5 Signs You Need New Golf Shoes

Even the best golf shoes wear over time. Here's the five signs it's time you invested in a new pair

5 Signs You Need New Golf Shoes
(Image credit: Future)

The best golf shoes should be lasting a minimum of three seasons of good wear. As someone who has been testing golf shoes for just over three years now, I've got a handful of shoes that are teetering on the edge of usability. But, like many people, I get emotionally attached to my golf shoes and struggle to know when to come to terms that the relationship is over. 

So, what are the objective signs you should be looking out for to that confirm a pair of shoes are past their best?  Well, whether you're using the best spiked or best spikeless golf shoes right now, here are the five key signs that show it's time to invest in a fresh pair. 

Worn out heel

A worn out heel of a golf shoe

A wearing heel is often the first sign it's time for a new pair of shoes 

(Image credit: Future)

For me, this is the most clear sign it's time for a new pair of shoes, mostly because its the hardest thing to fix yourself. While you can replace spikes and laces (more on that later) fixing a worn heel on a golf shoe is near impossible. It's often the softer materials like the one pictured above that go first, with leather heel areas not far behind when it comes to wearing away. Unless you're something of a master with a sewing machine or a qualified cobbler, good luck getting your old golf shoe back into shape.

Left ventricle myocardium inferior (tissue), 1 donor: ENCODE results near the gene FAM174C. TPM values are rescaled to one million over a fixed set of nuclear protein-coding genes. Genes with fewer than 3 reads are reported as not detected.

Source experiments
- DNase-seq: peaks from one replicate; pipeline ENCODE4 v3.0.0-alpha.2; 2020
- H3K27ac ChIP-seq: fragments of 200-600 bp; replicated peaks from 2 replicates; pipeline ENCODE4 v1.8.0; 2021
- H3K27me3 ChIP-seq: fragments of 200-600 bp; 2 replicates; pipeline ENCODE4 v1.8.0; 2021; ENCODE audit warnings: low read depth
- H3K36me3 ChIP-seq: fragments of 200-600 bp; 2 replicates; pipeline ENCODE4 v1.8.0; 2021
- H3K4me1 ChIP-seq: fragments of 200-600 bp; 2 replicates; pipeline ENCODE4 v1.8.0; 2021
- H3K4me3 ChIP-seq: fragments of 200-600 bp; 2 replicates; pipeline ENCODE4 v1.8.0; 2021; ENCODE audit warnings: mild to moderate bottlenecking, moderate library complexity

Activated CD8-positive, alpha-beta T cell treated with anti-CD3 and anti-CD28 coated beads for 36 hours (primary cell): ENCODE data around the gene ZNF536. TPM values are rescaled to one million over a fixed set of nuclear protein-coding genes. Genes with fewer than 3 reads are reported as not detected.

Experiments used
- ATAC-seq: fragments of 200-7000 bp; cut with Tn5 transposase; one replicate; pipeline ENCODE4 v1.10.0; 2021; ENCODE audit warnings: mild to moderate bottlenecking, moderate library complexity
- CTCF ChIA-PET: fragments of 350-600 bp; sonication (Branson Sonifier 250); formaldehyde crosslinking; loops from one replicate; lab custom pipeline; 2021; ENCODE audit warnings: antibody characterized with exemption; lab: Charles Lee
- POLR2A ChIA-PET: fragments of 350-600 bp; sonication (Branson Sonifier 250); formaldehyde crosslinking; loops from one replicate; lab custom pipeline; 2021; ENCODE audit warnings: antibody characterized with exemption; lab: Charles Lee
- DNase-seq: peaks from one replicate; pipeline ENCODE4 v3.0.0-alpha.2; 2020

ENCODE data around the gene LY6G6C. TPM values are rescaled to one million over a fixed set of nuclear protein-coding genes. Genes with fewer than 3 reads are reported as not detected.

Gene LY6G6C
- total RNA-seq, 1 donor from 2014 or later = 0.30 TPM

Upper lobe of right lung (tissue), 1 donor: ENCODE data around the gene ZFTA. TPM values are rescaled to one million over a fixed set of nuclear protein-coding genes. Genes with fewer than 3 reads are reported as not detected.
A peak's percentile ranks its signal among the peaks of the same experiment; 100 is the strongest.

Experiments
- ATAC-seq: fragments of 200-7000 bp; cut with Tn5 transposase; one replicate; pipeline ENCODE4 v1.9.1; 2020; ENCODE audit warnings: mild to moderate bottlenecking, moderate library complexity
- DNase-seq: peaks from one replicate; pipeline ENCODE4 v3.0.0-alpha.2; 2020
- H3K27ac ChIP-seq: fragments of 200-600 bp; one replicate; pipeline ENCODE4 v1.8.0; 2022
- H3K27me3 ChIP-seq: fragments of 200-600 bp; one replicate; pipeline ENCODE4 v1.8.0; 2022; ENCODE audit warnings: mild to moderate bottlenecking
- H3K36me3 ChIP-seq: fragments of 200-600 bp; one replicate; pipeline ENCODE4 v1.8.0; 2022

The feeling of incessant heel rubbing while you're trying to play golf is one of the worst feelings on the course and can often stop you playing your best as you battle through the pain. Life is too short to have bleeding heels, so if the heel in your shoe is starting wear it's time to cut your losses and get yourself a new pair. 

Torn uppers

A worn and dirty upper of a golf shoe

(Image credit: Future)

Another blatant sign you need a new pair of shoes. Whether its a synthetic shoe or a full-grain leather one, any tears or clear marking to the upper mean a shoe has past its sell by date. If the knitted materials that are used in shoes like the adidas Ultraboost or Under Armour Hovr Tour SL has torn, that's another red flag. 

Think about it. You wouldn't wear a pair of shoes to dinner that are visibly scuffed or broken on the top and the same applies to golf shoes. Not only does it look incredibly scruffy, but it also compromises the functionality of the shoe. Water will likely leak through and dirt will embed its way into the top of the shoe. As you can see from the old shoe in the picture, mud has got so deeply engrained into the faded area that it won't come out. Any attempts to rub it out will only make the condition of the shoe worse - time for a fresh pair! 

If your shoes do look like this, and you want to give them the best clean possible to get one more season out of them, I'd highly recommend getting yourself the Boot Buddy shoe cleaner. This is by far an away the best shoe cleaner in the business and has taken some shoes I thought were dead in the water back to life again. 

Broken spikes

Broken spikes on the outsole of a golf shoe

(Image credit: Future)

This is certainly a less terminal issue than the first two, but is still an equally clear sign a new pair of shoes might be in order. While most soft spikes in the best spiked shoes often last well beyond the life of the shoe they're on, some can break or wear as illustrated on the image above. Once this happens, you'll be losing a significant amount of grip and support through the golf swing.